'With gangly arms and a small head'

Published:December 3, 2008 by Brendan Wolfe

John Randolph [Library of Congress LC-USZ62-49169]

Some historians are particularly good at sketching characters. Case in point: David S. Reynolds, author of the just-released Waking Giant: America in the Age of Jackson. (Read a review.)

Here he distinguishes the two Virginians, Monroe and Madison:

Whereas Madison (the smallest president in American history) stood five feet five and weighed only a hundred pounds, Monroe was over six feet tall, with broad shoulders and a massive frame. Monroe, who had frank gray-blue eyes, was plodding and pragmatic, as opposed to Madison, known for his rapid mind and wide-ranging intellect.

On Old Man Eloquent, John Quincy Adams, Reynolds defers to Emerson: “He is no literary old gentleman,” Emerson observed, “but a bruiser, & loves the mêlée. He is an old roué who cannot live on slops, but must have sulphuric acid in his tea.”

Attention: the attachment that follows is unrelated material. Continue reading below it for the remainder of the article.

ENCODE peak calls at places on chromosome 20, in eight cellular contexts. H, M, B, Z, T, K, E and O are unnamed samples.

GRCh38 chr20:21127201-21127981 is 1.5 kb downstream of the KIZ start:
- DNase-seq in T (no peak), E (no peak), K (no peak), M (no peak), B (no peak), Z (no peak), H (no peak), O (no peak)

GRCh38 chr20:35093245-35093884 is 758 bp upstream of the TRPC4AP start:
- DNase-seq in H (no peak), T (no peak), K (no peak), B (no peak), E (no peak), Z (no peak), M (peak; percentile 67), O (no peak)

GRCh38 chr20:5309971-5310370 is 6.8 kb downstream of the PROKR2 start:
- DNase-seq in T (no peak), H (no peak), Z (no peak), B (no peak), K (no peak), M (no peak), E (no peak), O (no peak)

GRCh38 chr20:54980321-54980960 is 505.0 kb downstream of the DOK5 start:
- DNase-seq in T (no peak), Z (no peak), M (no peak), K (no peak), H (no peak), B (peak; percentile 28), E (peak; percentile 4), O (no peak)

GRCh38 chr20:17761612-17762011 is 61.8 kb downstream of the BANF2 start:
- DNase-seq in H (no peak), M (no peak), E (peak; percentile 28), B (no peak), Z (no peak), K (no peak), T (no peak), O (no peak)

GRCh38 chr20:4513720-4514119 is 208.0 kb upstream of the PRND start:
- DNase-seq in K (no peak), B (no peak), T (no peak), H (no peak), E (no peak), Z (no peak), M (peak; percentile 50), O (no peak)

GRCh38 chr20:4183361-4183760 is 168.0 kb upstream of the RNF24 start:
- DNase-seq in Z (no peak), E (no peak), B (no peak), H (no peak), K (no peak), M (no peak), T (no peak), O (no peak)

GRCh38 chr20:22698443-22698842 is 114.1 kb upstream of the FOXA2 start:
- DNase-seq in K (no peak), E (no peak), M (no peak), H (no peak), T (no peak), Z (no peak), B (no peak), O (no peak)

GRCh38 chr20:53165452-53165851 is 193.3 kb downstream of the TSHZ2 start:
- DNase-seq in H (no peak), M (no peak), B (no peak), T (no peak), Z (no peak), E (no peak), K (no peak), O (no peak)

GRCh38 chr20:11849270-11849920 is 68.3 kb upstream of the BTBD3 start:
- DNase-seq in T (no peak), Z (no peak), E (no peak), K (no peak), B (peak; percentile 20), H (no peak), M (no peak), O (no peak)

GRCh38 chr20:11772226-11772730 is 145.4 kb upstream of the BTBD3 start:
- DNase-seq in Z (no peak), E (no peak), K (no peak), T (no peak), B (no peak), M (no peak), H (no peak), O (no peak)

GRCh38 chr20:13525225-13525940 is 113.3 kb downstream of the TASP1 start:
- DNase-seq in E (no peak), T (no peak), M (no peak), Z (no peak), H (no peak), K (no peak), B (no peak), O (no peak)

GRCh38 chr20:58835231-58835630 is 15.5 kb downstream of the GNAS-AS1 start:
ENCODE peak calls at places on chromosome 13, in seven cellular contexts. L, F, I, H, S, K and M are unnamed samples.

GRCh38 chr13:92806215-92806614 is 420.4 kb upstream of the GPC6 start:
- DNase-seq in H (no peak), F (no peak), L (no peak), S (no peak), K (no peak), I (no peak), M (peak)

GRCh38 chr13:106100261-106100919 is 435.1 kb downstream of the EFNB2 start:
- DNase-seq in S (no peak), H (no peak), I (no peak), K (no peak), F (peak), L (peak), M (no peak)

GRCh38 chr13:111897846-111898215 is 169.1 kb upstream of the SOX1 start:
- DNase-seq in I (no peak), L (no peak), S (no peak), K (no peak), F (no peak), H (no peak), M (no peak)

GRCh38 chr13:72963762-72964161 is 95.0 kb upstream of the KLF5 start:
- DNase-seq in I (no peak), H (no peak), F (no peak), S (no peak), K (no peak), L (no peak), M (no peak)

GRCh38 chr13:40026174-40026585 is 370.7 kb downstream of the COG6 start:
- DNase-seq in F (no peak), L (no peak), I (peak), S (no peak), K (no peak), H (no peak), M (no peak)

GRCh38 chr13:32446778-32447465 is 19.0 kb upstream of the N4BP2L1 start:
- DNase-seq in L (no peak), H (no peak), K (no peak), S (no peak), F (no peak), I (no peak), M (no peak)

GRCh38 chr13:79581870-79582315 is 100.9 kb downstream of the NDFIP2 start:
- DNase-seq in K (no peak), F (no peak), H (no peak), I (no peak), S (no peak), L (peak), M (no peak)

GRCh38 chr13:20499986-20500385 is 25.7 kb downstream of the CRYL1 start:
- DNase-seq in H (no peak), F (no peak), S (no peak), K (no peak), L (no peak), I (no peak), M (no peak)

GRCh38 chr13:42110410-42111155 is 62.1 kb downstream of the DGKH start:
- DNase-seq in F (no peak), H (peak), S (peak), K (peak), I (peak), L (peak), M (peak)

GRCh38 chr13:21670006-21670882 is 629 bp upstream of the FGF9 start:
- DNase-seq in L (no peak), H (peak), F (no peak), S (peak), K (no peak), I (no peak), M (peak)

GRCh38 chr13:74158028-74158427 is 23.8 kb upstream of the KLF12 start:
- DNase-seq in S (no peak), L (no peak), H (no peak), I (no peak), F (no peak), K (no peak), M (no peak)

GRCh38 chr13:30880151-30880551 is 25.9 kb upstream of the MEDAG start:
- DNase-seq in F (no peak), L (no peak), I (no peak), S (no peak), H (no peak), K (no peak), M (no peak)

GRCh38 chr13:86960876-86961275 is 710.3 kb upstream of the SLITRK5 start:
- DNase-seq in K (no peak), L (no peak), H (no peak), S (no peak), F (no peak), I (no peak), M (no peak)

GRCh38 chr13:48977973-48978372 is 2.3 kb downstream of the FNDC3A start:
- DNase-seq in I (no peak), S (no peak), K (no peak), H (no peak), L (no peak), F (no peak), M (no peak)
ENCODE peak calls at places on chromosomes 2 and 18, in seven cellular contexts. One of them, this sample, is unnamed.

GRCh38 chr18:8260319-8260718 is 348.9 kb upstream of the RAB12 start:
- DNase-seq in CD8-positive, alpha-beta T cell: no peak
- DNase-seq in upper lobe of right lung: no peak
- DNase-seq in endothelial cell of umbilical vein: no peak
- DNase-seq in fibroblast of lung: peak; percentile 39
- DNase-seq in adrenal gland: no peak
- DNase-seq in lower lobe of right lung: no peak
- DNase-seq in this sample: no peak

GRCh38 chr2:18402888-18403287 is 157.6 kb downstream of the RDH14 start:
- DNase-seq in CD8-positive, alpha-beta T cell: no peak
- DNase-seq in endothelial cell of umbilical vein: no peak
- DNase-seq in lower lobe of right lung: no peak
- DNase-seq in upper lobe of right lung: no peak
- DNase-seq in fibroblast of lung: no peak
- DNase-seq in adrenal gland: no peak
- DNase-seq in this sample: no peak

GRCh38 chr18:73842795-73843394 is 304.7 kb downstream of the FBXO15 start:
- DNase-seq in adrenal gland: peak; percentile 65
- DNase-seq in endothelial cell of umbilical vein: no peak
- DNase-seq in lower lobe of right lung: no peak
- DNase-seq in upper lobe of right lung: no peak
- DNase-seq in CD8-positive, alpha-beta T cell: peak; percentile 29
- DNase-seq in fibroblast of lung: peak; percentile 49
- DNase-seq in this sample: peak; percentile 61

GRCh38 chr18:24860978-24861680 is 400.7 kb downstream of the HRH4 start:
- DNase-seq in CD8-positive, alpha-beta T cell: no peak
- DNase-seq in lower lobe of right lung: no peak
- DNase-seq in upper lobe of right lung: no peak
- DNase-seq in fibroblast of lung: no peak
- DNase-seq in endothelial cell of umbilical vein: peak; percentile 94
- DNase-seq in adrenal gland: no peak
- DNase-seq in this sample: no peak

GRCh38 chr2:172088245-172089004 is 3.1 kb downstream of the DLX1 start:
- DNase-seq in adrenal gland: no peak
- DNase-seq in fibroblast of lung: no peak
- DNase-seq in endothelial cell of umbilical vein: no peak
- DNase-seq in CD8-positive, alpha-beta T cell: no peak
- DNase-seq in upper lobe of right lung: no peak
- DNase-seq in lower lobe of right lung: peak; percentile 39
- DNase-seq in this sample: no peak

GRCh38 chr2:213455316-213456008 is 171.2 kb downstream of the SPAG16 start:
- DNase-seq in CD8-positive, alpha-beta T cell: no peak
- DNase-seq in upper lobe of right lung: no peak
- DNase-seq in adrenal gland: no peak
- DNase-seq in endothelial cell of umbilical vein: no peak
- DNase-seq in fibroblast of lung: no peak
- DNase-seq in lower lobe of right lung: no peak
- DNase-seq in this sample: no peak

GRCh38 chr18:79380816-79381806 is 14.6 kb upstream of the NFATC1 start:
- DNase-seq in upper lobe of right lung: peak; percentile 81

From a biographer of Andrew Jackson we get this: “He was imprisoned in his ignorance, and sometimes raged round his little, dim enclosure like a tiger in a den.”

Emerson again on the great Bay State orator Daniel Webster: He was “a great cannon loaded to the lips” whose words were “like blows of an axe” and “as real as a blast furnace.”

South Carolina’s John C. Calhoun, meanwhile, was “the cast-iron man who looks as if he had never been born, and never could be extinguished.” (That’s according to Harriet Martineau.)

My favorite description, though, is of the U.S. senator from Virginia, John Randolph:

The cantankerous Randolph veered between brilliance and ridiculousness. Over six feet tall, with gangly arms and a small head, he typically wore an oversized coat that hung to the top of his white boots. He would stride into the Senate wearing spurs and carrying a horsewhip, trailed by a hunting hound who curled up under his desk. Part Native American (he claimed to be descended from Pocahontas) he was paradoxically both anglophile and pro-Southern. In a high squeaky voice, he delivered rambling speeches that sometimes lasted ten hours. Every fifteen minutes or so he paused to swig from a glass of malt liquor or a brandy-and-water concoction; he could go through several quarts in an afternoon. Well lubricated, he lambasted his enemies with abandon.

I’ll bet he did. The story of his duel with Henry Clay is one for the ages.

IMAGE: Click on the image above to see the gangly-armed Randolph.